Beans, beans, the magical fruit. The more you eat, the more you … gain essential nutrients!
If you’ve lived or travelled in Asia, or even ordered dessert in one of Toronto’s many Asian restaurants, you’ve probably tasted the adzuki bean. Typically a rusty red colour with a rich, nutty avour, this little bean (simply called azuki in Japanese) is small but mighty, boasting a long history and a promising future.
Native to parts of east Asia, adzuki beans grow in moderate climates on vines that reach up to three feet tall. First domesticated around 3000 BCE, the vines and their beans now exist in three varieties: wild, cultivated and a weed form that is considered a pest to cultivation. The plant is an annual herb that sprouts bright yellow flowers and large green leaves in addition to the 5-mm beans, taking anywhere from 80 to 120 days to reach full maturity. Since the beans are averse to extreme weather conditions, both frigid and tropical, they’re particular about growing only in specific regions—and Japan is the world’s primary adzuki bean cultivator.
So where might have you seen these little guys before? Likely in both sweet and savoury dishes plus soups, teas and even soft drinks. Adzuki beans are used across the board in Japanese cooking, where they are also referred to as shozu, a Chinese loanword literally translating to “small bean.” You’ll find them in both bean and paste form, topping rice and salads, boiled into teas and hot soups and adding a punch of flavour to just about any dessert that comes to mind. As the adzuki bean craze continues to grow in popularity each year, major food and drink manufacturers are catching on and giving the public what they want. Red bean ice creams are a staple in Japan, and back in 2009 there was even a specially released, adzuki-flavoured Pepsi available.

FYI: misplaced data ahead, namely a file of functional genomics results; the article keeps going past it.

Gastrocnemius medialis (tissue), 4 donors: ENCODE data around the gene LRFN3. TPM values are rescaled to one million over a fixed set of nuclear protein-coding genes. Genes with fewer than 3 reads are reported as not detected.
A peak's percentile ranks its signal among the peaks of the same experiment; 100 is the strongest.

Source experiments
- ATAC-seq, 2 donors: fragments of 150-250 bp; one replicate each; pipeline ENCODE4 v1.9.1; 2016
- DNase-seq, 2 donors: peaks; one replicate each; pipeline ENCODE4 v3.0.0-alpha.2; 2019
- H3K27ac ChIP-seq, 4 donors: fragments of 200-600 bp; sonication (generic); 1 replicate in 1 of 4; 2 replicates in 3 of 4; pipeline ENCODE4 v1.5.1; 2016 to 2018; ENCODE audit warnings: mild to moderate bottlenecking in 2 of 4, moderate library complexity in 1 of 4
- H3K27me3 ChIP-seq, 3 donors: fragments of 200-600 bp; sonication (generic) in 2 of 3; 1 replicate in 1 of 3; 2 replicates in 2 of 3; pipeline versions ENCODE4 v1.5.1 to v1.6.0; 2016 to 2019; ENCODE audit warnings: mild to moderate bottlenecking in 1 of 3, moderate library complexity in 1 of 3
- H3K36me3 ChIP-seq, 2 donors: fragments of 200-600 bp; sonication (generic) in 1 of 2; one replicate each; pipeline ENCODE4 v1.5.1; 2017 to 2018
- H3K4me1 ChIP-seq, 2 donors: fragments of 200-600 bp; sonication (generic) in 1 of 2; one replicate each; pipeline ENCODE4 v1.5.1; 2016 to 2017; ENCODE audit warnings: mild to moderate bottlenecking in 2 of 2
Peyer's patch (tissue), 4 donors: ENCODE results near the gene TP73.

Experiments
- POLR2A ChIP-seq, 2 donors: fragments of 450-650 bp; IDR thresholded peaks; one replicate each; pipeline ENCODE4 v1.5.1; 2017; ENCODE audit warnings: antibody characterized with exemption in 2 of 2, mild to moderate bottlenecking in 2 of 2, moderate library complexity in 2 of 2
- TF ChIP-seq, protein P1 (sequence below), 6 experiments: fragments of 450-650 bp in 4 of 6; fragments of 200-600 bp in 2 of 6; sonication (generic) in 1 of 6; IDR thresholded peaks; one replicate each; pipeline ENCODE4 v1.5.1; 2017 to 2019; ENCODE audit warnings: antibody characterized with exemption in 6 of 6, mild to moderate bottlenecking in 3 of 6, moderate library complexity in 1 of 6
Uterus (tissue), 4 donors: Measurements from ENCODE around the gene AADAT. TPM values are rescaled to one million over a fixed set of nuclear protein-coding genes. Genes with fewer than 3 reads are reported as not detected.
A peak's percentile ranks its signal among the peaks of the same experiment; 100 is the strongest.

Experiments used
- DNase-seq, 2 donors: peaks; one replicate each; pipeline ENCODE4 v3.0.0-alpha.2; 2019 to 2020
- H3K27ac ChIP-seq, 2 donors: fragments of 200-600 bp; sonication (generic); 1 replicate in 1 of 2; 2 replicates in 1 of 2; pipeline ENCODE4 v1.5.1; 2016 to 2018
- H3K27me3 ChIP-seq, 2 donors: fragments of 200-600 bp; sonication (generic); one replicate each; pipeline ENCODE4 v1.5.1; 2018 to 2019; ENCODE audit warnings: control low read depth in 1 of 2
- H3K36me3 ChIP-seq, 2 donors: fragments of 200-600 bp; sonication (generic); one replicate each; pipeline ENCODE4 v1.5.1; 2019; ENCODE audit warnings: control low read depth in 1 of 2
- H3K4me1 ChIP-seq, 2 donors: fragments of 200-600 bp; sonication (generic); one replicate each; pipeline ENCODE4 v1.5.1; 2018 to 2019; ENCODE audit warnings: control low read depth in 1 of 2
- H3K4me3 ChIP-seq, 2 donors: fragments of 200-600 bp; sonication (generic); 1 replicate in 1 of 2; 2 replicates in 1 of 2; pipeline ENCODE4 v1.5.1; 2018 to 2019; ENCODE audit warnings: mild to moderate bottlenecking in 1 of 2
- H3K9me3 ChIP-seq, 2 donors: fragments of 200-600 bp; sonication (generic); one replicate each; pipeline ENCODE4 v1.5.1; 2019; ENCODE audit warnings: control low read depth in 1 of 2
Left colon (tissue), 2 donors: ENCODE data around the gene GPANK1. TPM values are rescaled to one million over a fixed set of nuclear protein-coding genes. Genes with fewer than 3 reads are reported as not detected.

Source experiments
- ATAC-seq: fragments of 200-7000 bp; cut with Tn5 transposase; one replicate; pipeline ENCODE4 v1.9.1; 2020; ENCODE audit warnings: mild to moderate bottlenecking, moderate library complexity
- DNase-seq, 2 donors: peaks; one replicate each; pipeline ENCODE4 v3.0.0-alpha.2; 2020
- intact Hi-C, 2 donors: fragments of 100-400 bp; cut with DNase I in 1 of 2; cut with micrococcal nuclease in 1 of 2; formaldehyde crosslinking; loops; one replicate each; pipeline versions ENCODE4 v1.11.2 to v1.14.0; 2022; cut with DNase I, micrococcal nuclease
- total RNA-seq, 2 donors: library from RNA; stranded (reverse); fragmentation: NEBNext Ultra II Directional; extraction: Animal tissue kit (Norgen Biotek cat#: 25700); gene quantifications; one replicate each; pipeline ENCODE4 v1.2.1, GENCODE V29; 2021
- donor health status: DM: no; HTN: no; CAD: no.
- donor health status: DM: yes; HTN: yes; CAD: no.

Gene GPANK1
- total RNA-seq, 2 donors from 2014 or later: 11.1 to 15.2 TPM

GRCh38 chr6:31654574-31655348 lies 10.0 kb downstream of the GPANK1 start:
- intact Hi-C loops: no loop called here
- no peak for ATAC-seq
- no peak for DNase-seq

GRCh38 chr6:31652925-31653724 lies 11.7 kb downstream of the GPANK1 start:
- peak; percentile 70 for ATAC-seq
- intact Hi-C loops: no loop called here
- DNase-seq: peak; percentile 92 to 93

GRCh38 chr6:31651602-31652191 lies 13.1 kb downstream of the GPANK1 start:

If you’re not enticed by the bean’s slightly sweet, robust flavour and culinary versatility, perhaps the impressive amount of health benefits it has to offer will convince you to give it a try. Where to start? Though they may be small, adzuki beans are mighty healthy: one cup provides an array of nutrients, including significant portions of your recommended daily intake of iron, magnesium, potassium, zinc and vitamin B. As part of the legume family, they’re low in calories and fat, easy to digest and packed full of protein—perfect for anyone looking to lose or maintain weight, or those seeking out meat alternatives. High in dietary fibre, they help regulate blood sugar levels and aid in diabetes prevention. And with lots of folic acid, they’re perfect for pregnant women.
There’s no shortage of ways to incorporate adzuki beans into your diet. Indulge in one of the many Japanese red bean desserts, try them in a big pot of vegetarian chili or flip up a batch of Oprah’s adzuki bean pancakes.